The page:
How innovation affects financial performance
Does innovation really deliver tangible financial results to a company? Do investments in innovation yield a positive return? Does innovation pay? And if yes, how much positive impact does it have on financial performance?
Tracking the innovation premium: In 2006, BusinessWeek magazine and Boston Consulting Group (BCG) jointly devised a ranking of the world's 25 most innovative companies. The list was led by Apple, Google and 3M, and also included Toyota, Microsoft, General Electric, Procter & Gamble, Nokia, Starbucks, IBM, Virgin and Samsung, among others. Then, they compared the profit margins and stock prices of these Top 25 innovators with the median for all companies in the Standard & Poor's Global 1200 index over a 10-year period.
The Top 25 innovators delivered median profit margin growth of 3.4% a year from 1995 to 2005, compared with 0.4% for the S&P Global 1200. The median annual stock return for the Top 25 innovators was 14.3% over the 10 years, a full three percentage points better than the S&P 1200 median. No wonder BusinessWeek titled the article "Creativity Pays. Here's How Much".
In a follow-up study in 2009, BCG found a similar result: innovative companies achieved significantly higher total shareholder return premiums -- 4.3% higher over three years and 2.6% higher over 10 years -- than their less innovative industry peers. Interestingly, the figures for Asia-Pacific were much higher, at 17.7% over three years and 5.5% over 10 years, suggesting that it pays even more to lead innovation in traditionally less-innovative environments.
One of the most dramatic examples of superior stock performance by an innovator is Apple. When Steve Jobs returned to Apple on July 9, 1997, the company was on the verge of bankruptcy and its stock closed at $0.49 (in today's prices after share splits). Ten years later, the share price had soared to $18.62, a multiple of 38 times. Twenty years later, the price was $145.06, a multiple of nearly 300. Had you purchased two Apple shares for one dollar on the day of Steve Jobs's return, they were now worth nearly $300.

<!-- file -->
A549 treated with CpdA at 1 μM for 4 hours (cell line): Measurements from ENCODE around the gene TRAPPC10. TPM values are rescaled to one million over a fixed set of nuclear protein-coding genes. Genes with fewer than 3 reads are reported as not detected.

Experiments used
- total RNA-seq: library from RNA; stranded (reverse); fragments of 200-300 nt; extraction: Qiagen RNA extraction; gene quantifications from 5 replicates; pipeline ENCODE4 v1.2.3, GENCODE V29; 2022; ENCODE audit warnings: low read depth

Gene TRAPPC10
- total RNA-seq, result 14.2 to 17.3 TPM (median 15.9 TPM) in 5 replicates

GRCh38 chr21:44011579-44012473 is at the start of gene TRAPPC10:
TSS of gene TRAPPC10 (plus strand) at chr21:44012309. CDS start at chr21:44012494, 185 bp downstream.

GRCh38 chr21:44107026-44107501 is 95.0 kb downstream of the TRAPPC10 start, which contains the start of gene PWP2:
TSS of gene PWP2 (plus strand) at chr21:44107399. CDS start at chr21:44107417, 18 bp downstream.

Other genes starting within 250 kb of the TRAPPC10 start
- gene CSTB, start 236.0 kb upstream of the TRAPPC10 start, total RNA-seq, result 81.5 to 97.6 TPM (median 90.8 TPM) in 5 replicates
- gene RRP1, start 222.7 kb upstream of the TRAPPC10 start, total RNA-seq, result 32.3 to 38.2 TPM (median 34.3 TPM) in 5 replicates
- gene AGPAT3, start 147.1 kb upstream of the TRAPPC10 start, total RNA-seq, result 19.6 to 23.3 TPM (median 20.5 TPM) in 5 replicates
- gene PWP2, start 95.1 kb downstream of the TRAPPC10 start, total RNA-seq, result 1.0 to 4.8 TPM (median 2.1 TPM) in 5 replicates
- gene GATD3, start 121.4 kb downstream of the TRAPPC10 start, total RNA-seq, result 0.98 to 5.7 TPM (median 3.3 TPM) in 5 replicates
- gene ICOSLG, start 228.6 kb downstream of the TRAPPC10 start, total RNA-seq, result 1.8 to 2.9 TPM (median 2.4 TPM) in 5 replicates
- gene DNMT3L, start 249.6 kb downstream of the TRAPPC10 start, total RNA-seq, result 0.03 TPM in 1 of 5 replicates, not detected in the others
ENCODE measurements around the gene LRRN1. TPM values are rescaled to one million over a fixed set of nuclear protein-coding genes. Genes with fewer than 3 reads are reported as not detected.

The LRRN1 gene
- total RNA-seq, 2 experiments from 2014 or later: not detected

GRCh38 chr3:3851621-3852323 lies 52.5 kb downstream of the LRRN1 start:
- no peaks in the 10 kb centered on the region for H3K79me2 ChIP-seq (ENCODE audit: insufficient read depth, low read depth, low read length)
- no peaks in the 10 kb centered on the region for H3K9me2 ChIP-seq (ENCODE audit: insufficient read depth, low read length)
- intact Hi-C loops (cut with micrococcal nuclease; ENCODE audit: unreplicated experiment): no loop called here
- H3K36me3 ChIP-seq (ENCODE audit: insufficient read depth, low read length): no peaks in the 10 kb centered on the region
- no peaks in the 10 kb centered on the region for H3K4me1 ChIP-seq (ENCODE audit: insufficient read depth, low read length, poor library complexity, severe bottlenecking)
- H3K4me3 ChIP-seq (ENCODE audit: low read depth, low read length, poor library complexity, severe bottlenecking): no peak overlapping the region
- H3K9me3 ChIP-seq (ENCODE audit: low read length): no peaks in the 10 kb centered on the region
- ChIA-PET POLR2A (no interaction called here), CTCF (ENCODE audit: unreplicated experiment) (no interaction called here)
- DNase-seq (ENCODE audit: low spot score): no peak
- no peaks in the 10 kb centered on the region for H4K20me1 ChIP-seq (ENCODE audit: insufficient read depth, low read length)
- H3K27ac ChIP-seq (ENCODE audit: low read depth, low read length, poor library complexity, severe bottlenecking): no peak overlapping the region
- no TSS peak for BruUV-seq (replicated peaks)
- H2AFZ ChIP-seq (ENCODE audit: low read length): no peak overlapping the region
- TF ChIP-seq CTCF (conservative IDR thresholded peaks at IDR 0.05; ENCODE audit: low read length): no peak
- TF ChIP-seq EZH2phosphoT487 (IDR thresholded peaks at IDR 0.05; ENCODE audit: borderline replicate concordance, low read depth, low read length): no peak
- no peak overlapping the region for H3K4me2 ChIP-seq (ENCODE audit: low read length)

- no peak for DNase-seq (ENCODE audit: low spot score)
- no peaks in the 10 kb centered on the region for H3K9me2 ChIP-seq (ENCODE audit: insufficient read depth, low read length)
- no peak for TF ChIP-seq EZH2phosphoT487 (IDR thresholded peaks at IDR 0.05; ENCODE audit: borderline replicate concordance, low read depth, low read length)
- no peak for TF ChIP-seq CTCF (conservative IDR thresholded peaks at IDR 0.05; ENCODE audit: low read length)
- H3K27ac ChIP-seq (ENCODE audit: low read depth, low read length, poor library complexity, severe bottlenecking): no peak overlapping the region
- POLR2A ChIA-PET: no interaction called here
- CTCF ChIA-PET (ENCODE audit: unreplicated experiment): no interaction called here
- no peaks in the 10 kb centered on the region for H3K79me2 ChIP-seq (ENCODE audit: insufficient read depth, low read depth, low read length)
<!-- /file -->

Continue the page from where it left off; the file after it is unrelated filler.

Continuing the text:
So, 20 years of fanatical focus on innovation at Apple led to tremendous value, not only for consumers who benefited from groundbreaking innovations such as the iPod, iPhone and iPad, but also for Apple shareholders who reaped massive wealth gains.
Investing in design pays too, as studies have confirmed:
A 2007 study by the British Design Council found that design-focused firms didn't need to compete on price as much as their peers. Every £100 they invested in design increased turnover by £225, and their shares outperformed key stock market indices by 200%.
In a 2014 Harvard Business Review article, Jeneanne Rae introduced the Design Value Index to track the financial results of companies focused on design against those that are not. It showed that over 10 years, shares of 15 design-focused companies beat the S&P 500 index by 228%.
Why do innovative firms perform better financially? BCG found that innovative companies tend to grow faster, have richer product mixes than their peers, expand into adjacent or new categories (especially if they promise higher margins), and produce more patents than less innovative companies.
Innovative companies also enjoy higher profit margins because customers are willing to pay higher prices for products perceived to offer more value than "plain vanilla" goods.
Innovative companies can charge even higher prices for their more innovative value offerings (products, services, solutions and experiences) if they also invest in standout design.
Moreover, innovative products sell faster and more frequently than normal ones, thus boosting revenues further, especially if the top innovators also multiply revenues through leverage of innovation types.
We can sum up the financial implications of investing in innovations as follows:
1. Innovative value offerings sell at higher prices and in higher volumes, both of which increase revenues. The higher the value differential, the higher the revenue growth driven by both price and volumes.
2. Firms that magnify the perception of value of their products (and other value offerings) through design can achieve higher prices, which again boosts revenues and increases (operating) profit margins.
3. Likewise, companies that make operational innovations typically can produce their value offerings at lower cost, which also increases profit margins (albeit to a much lower degree).
4. Companies that market a value proposition through innovative channels, networks, platforms, partnerships and business models can multiply their revenues even further.
5. Strong revenue and profit margin growth increase the demand for a company's stock and its share price, and may trigger a positively reinforcing loop. If the company shares part of its superior profits with its investors in the form of dividends, the share price and demand for the stock rise even further.
A rising share price increases market capitalisation, and over time the company shifts from being a potential acquisition target to being a dominant player with ample opportunities for strategic acquisitions.
Conclusion: Embrace innovation and invest in innovative firms. It seems to be a safe bet to increase your wealth in the long run. As Warren Buffet put it: "Value is what you get."
Dr Detlef Reis is the founding director and chief ideator of Thinkergy Limited (www.Thinkergy.com), an innovation company in Asia. He is also an assistant professor at the Institute for Knowledge & Innovation-Southeast Asia (IKI-SEA), Bangkok University, and an adjunct associate professor at the Hong Kong Baptist University. He can be reached at firstname.lastname@example.org